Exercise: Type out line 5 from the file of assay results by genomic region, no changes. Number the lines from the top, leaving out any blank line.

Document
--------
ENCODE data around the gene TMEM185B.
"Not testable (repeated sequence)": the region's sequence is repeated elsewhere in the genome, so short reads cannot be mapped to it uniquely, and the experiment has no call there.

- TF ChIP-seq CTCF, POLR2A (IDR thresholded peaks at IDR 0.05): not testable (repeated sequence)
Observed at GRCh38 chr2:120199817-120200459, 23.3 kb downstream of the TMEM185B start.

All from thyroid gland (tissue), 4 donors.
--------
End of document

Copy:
All from thyroid gland (tissue), 4 donors.